How Serious is Midtown's Panhandling Problem?

Atlanta City Councilman Michael Julian Bond recently proposed an ordinance to better deal with aggressive panhandlers, including a mandatory six-month jail sentence following a third conviction.

Last week, Fulton County jurors returned a guilty verdict against a panhandler who four years ago shot and killed a Midtown visitor in a gas station parking lot located near Spring and 14th streets.

Such a conviction would appear to not have made much of an impression on Anita Beaty, executive director of the Atlanta Task Force for the Homeless, who thinks the city of Atlanta’s most recent attempt to address aggressive panhandling is turning those less fortunate and who need assistance into criminals.

Atlanta City Councilman Michael Julian Bond, chair of the public safety-legal administration committee, recently proposed an ordinance to better deal with aggressive panhandlers, including a mandatory six-month jail sentence following a third conviction.

The current law calls for a fine up to $1,000 and/or imprisonment following a third conviction. The new legislation is intended to assist Atlanta’s tourism, especially in the downtown area.

But as last week’s murder conviction shows, Midtown has its share of aggressive panhandlers, too. At a Thursday public safety committee work session to discuss Bond’s ordinance, Beaty continued her stance that the law is not needed and discriminatory.

“We cannot deal with poverty, mental illness and addiction with criminalizing ordinances,” Beaty said as reported today by the Atlanta Business Chronicle.

As many Midtown residents and workers know, Beaty’s Metro Atlanta Task Force for the Homeless operates the Peachtree-Pine homeless shelter located across the street from . Last fall, the Midtown Ponce Security Alliance wrote on its website, "From the very start Peachtree-Pine has generated tremendous problems for the surrounding community.”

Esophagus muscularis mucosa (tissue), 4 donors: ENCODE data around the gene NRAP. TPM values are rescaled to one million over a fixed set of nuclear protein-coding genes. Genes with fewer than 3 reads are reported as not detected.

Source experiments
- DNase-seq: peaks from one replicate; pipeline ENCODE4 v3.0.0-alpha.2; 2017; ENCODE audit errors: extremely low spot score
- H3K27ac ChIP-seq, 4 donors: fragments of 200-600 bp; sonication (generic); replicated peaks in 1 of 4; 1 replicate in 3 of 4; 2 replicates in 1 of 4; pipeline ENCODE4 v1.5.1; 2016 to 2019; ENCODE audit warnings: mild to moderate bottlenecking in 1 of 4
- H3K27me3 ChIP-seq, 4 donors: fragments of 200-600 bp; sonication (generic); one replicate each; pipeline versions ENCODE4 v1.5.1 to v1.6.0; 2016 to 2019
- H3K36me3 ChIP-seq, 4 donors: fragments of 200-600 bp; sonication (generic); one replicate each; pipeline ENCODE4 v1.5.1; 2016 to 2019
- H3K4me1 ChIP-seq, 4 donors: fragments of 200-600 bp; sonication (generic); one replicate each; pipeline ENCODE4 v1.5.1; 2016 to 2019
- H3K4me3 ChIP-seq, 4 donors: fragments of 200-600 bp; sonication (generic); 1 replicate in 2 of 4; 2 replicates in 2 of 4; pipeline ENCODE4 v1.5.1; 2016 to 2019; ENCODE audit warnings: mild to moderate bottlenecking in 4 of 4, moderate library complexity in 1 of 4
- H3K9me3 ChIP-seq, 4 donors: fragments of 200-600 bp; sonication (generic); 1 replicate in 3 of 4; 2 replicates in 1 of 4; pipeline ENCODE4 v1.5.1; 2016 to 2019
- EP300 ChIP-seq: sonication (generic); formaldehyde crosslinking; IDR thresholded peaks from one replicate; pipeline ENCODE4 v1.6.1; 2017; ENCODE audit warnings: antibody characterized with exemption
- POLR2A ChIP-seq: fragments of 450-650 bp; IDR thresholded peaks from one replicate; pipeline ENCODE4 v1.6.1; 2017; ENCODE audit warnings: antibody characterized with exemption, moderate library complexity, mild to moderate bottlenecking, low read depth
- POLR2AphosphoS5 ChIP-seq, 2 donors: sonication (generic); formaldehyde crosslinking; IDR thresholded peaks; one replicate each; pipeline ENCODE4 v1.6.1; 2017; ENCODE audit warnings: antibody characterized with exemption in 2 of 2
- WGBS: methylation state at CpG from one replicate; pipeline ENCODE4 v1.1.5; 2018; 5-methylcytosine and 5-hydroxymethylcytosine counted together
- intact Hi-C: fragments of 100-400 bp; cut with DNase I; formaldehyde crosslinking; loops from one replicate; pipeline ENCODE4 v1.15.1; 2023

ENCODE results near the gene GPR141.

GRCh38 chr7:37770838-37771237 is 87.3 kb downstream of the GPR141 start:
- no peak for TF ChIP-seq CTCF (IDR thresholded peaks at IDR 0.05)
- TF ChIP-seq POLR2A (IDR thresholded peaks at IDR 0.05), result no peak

Over the years, surrounding businesses have reported that staff and patrons have been accosted by men lingering around the shelter.

The shelter has struggled for years to stay open, in part because it doesn't raise enough money to cover the cost of operations. The shelter owes the city of Atlanta several hundred thousands of dollars for water and sewer service. Continued efforts to remove the Task Force, and relocate the men, remains tied up in courts. A Task Force board member told Patch last week that the next court date is in October.

With regards to the proposed new panhandling ordinance, earlier this month Beaty told the Atlanta Journal-Constitution:

"A mandatory sentence of six months for poorly defined behavior in a city that refuses to address or even acknowledge its housing and social service needs, where housing is destroyed, public transportation systematically removed from “poor” neighborhoods and developers reign is deeply destructive."

According to Bond, since council members didn’t receive the ordinance until Thursday, another committee meeting will need to be conducted before a decision can be made as to whether to send it to the full council.

Do you think Midtown has a panhandling problem and if so, is tougher legislation needed for this portion of the city?